Tag Archives: publishers weekly
You know, five years ago (or almost) Lisa L. Hannett and I released our Norse-inflected, fairytale-y, myth-saturated, damned sexy mosaic collection, Midnight and Moonshine.
The cover art is by the wonderful Kathleen Jennings, and the Introduction by the equally wonderful Dr Kim Wilkins.
A Feast of Sorrows: Stories
Australian speculative fiction author Slatter’s U.S. debut is a compilation of her most notable stories along with several new ones, all of which showcase her incredible talent for enlivening fairy
My third starred review from Publishers Weekly – a cause for dancing if ever there was one!
The Bitterwood Bible and Other Recountings
Although set in a fantasy world full of sorcery and
Australian author Hannett’s first collection shows off her fondness for lush imagery, unsettling concepts, indirect prose, and
Nice review of Dead Red Heart over at Publishers Weekly, including a shout-out to my Sun Falls. Wooot!
And also good things about the next Scary Kisses anthology!
Spoiler alert: Simon Strantzas prefers apple fritters *shakes head*. But as he is a fellow Tartarus Press author, and a damned awesome one at that, he is forgiven. Cold to the Touch has received critical acclaim and Strantzas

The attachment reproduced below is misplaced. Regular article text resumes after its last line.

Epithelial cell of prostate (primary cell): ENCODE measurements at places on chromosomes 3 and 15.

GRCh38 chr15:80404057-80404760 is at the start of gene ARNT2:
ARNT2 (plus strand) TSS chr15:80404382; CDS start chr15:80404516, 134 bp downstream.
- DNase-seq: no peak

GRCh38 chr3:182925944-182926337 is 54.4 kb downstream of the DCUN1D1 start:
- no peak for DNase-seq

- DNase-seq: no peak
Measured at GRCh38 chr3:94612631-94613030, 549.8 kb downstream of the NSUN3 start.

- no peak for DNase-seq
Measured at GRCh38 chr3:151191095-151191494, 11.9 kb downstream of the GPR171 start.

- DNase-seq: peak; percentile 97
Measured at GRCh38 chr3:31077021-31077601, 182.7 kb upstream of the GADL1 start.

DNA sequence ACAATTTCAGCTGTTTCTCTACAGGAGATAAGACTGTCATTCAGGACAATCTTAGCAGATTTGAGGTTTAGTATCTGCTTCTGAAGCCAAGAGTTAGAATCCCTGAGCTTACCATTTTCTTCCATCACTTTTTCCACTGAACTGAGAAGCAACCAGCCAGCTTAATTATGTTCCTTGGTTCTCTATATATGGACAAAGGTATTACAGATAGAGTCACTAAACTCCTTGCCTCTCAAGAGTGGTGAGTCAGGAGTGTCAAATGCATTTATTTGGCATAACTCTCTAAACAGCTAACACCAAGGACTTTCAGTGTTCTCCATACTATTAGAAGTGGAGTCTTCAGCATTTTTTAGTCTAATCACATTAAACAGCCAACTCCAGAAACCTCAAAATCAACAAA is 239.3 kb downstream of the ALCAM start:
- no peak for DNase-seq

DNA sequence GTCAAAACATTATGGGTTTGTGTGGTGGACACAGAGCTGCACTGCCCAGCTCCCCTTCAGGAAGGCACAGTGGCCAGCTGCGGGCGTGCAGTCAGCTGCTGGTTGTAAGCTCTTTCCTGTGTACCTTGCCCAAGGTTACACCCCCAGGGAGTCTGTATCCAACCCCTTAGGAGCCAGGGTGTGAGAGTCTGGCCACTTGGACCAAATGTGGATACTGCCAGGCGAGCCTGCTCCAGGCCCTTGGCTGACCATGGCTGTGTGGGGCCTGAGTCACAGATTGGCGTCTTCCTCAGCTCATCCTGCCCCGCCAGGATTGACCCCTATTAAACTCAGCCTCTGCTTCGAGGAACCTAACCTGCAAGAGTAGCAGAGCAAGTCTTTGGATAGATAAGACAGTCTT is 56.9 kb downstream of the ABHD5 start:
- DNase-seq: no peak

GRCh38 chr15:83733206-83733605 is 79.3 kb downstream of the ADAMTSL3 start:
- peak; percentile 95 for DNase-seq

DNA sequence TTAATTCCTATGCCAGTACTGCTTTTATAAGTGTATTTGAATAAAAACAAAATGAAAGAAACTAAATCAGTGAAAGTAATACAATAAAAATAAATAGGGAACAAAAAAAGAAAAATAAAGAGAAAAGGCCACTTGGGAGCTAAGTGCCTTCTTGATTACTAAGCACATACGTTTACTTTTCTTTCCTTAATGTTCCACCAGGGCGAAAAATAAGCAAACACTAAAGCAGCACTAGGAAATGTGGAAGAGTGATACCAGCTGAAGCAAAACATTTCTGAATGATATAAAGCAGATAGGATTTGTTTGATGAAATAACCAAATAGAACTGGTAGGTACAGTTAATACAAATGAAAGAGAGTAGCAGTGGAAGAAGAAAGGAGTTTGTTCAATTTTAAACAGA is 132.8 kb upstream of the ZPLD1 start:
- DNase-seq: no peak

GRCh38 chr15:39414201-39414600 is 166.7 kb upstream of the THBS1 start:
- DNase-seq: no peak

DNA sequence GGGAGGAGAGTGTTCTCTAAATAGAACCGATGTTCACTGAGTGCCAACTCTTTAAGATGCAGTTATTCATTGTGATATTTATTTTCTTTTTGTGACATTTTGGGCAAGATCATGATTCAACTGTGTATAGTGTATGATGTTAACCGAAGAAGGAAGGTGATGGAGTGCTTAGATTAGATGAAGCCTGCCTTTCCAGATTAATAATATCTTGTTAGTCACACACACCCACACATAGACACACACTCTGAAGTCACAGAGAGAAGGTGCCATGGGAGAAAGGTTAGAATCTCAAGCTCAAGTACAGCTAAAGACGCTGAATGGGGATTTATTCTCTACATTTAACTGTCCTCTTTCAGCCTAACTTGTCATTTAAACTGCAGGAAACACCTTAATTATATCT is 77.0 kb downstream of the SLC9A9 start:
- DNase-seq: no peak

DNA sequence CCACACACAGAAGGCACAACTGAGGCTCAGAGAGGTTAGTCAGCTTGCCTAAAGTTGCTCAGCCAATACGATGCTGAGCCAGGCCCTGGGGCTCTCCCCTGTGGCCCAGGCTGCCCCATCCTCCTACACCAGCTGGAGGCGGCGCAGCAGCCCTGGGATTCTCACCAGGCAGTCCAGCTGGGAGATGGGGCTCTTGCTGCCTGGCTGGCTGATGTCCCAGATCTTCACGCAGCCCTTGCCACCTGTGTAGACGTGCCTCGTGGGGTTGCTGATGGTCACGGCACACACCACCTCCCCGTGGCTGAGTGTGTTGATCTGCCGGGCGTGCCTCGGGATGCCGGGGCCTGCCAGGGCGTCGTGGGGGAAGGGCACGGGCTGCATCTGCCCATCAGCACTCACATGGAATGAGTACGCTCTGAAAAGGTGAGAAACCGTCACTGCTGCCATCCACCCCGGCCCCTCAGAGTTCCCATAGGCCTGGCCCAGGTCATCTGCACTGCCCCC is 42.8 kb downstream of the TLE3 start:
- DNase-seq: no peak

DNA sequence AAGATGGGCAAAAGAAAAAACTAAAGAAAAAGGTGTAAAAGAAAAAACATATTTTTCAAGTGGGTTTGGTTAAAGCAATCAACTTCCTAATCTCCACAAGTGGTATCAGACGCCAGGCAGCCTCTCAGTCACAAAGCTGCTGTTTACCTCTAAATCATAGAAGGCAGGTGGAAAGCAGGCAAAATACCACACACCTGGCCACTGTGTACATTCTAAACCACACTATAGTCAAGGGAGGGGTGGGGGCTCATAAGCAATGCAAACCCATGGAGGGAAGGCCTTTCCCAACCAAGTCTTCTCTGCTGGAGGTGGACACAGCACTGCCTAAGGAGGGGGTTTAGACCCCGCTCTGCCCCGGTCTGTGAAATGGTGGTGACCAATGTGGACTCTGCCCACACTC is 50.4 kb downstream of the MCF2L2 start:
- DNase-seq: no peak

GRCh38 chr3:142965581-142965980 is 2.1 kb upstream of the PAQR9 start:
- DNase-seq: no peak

An interesting article from Cory Doctorow over at Publishers Weekly about the perils of self-publishing.
I write these words on a Friday having just recently finished and sent off my next YA novel, Pirate Cinema, to all the agents, editors, friends, first readers, and fact-checkers who’ve been awaiting it. I believe it is a good novel. In fact,
I haz a star – that’s good, right? Thanks to Trent Jamieson for pointing it out :-).
Web Exclusive Sourdough and Other Stories Angela Slatter, Tartarus (www.tartaruspress.com), $50 (238p) ISBN 9781905784257
Publishers Weekly reviewed The Girl with No Hands and Other Tales! Positively!
It’s also the first time Ticonderoga has had a book reviewed in PW! Huzzah!
In this collection of 16 previously published and new stories, Slatter presents twisted, fractured, illuminating fairy tales and dark fantasies that beguile in their elegant simplicity. Many of the stories are reiterations of classic fairy